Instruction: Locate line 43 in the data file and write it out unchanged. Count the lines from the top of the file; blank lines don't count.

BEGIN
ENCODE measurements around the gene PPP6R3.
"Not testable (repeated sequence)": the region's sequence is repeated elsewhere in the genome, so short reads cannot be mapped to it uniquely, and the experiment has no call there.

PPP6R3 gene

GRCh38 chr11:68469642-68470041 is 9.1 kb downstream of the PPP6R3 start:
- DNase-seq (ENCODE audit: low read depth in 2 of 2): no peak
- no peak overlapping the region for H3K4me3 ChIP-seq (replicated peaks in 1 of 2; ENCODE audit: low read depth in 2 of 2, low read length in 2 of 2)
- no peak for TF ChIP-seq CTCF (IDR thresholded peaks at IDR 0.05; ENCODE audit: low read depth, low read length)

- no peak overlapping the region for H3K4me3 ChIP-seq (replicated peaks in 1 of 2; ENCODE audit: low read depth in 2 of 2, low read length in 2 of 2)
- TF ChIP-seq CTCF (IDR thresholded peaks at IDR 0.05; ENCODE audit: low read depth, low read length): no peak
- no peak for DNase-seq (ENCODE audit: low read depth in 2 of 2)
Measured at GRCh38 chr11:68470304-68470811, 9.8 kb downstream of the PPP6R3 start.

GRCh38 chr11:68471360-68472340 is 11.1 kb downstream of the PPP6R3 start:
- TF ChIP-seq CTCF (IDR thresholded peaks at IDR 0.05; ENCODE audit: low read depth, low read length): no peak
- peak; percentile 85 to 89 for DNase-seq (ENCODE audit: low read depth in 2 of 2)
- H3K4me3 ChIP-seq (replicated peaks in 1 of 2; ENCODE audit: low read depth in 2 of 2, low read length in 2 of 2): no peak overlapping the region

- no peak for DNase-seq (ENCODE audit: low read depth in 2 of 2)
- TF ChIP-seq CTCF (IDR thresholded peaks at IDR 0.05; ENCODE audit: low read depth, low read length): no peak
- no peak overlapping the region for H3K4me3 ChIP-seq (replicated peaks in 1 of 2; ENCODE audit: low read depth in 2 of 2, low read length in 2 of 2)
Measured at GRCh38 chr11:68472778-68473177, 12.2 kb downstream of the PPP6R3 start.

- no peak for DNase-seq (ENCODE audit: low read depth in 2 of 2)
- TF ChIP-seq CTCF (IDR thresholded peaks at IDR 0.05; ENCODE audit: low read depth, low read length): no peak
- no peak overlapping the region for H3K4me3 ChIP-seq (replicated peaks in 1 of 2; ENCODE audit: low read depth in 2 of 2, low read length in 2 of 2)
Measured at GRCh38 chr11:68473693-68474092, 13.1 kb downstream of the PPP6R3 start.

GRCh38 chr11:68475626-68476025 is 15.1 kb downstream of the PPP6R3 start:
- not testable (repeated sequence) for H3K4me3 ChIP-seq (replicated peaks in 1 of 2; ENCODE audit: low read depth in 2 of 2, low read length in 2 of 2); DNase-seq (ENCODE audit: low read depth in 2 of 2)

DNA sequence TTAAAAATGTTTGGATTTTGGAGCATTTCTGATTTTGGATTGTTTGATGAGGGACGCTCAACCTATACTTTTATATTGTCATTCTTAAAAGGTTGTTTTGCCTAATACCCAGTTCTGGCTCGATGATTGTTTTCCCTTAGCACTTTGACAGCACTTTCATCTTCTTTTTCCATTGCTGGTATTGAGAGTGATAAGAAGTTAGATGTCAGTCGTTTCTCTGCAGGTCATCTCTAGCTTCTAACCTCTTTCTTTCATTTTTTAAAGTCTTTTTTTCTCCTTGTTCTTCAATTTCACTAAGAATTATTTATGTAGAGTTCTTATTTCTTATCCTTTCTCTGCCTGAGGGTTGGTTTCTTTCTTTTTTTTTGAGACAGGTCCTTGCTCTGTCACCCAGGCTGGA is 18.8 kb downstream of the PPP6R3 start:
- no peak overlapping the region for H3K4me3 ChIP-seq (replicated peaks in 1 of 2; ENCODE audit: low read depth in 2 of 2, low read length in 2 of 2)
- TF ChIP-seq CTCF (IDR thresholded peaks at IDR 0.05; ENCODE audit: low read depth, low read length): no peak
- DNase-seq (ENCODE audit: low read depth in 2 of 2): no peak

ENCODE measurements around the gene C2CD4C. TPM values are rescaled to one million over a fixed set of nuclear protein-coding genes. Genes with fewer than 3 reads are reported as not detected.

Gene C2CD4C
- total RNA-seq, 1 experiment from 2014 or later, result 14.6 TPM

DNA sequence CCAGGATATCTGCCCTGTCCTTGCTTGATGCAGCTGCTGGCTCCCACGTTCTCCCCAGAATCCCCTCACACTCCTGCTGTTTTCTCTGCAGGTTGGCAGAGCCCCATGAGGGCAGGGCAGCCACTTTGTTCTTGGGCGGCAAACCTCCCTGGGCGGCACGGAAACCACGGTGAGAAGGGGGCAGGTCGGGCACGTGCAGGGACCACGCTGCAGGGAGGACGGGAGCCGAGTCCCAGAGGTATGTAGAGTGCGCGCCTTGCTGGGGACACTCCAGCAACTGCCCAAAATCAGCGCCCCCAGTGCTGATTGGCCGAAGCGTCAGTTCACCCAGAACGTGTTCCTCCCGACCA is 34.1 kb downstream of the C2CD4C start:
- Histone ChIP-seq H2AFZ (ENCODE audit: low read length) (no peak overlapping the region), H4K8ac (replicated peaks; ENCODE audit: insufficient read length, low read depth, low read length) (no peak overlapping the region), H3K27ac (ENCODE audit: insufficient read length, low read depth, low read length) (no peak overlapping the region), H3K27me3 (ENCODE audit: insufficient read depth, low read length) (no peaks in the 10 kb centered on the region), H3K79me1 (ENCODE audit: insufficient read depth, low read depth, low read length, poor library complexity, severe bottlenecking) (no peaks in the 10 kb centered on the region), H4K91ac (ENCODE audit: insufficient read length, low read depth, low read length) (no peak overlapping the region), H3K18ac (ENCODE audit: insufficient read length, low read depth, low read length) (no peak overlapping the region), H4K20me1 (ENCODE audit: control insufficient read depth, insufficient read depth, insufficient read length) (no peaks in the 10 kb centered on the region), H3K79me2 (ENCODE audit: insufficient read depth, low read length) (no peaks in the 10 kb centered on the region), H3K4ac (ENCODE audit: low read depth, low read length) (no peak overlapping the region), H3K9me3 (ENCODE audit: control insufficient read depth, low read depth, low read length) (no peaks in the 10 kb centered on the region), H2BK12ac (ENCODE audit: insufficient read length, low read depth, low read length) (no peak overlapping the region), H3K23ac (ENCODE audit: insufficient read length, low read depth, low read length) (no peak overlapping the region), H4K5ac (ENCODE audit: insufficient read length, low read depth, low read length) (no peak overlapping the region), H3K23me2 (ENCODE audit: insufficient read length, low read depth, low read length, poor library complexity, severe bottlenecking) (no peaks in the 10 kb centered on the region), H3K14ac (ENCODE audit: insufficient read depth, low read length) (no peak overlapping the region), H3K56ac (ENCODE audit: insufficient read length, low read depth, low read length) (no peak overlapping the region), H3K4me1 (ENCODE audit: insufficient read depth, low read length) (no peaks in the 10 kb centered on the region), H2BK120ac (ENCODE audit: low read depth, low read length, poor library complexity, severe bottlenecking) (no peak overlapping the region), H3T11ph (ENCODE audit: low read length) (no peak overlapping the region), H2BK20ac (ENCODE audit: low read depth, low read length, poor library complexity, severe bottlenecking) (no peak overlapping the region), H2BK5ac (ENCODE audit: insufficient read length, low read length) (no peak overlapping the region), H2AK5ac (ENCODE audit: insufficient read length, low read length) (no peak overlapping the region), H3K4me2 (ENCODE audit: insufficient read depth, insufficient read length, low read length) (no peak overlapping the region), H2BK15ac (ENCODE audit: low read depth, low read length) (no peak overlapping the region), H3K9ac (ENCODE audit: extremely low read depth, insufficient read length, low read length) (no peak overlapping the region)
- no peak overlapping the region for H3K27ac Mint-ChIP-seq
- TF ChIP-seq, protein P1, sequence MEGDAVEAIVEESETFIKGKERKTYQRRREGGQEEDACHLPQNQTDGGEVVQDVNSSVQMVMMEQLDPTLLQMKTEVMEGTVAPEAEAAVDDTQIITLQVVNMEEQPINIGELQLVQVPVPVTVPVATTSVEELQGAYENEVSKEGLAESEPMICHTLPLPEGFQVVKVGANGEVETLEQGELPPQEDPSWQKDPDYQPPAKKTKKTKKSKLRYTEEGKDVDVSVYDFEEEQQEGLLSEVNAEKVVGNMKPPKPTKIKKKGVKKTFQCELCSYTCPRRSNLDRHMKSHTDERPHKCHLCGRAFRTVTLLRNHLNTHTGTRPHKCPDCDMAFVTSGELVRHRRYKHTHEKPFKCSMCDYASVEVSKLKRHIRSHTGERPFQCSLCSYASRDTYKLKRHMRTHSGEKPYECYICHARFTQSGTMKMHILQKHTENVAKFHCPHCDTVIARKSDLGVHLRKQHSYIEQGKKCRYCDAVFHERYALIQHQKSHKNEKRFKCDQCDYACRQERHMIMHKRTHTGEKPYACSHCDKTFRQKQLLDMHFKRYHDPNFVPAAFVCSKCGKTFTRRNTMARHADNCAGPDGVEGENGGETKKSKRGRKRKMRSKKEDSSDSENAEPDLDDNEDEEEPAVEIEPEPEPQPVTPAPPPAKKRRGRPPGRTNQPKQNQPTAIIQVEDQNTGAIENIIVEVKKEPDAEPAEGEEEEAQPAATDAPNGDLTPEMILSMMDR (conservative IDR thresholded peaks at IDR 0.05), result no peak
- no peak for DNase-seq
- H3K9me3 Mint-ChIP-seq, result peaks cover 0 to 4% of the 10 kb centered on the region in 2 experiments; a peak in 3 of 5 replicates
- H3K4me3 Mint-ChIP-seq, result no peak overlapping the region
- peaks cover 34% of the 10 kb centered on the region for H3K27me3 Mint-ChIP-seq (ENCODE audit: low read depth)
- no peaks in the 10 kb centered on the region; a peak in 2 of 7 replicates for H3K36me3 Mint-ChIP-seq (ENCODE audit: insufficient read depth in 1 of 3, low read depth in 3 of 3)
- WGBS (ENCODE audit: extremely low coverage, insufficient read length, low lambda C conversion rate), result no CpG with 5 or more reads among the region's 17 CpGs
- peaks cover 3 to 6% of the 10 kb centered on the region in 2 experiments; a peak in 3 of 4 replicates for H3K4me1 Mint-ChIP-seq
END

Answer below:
- peaks cover 3 to 6% of the 10 kb centered on the region in 2 experiments; a peak in 3 of 4 replicates for H3K4me1 Mint-ChIP-seq